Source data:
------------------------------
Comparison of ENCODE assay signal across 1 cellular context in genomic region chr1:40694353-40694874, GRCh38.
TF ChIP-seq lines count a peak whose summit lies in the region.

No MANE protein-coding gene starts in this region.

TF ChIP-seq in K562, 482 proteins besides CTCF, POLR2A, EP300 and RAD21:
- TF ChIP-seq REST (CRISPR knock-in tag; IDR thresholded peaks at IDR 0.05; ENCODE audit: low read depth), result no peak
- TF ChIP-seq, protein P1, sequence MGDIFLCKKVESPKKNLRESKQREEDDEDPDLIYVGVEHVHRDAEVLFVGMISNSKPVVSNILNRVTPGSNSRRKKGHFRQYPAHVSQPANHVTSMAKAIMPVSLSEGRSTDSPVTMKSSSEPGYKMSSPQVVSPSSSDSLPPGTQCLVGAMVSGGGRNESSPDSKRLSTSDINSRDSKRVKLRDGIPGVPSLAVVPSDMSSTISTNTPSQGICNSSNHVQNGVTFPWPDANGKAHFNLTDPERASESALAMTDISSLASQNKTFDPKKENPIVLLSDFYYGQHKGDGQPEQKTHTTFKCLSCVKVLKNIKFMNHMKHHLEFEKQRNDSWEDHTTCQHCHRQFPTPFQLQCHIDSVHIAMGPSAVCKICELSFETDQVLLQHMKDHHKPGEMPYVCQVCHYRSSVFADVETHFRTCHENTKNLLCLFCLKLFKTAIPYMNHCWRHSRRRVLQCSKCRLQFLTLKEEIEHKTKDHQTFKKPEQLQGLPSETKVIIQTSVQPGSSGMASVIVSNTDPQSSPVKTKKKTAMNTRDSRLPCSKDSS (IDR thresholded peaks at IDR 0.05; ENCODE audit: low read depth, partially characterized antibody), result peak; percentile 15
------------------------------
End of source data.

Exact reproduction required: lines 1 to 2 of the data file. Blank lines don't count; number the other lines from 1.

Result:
Comparison of ENCODE assay signal across 1 cellular context in genomic region chr1:40694353-40694874, GRCh38.
TF ChIP-seq lines count a peak whose summit lies in the region.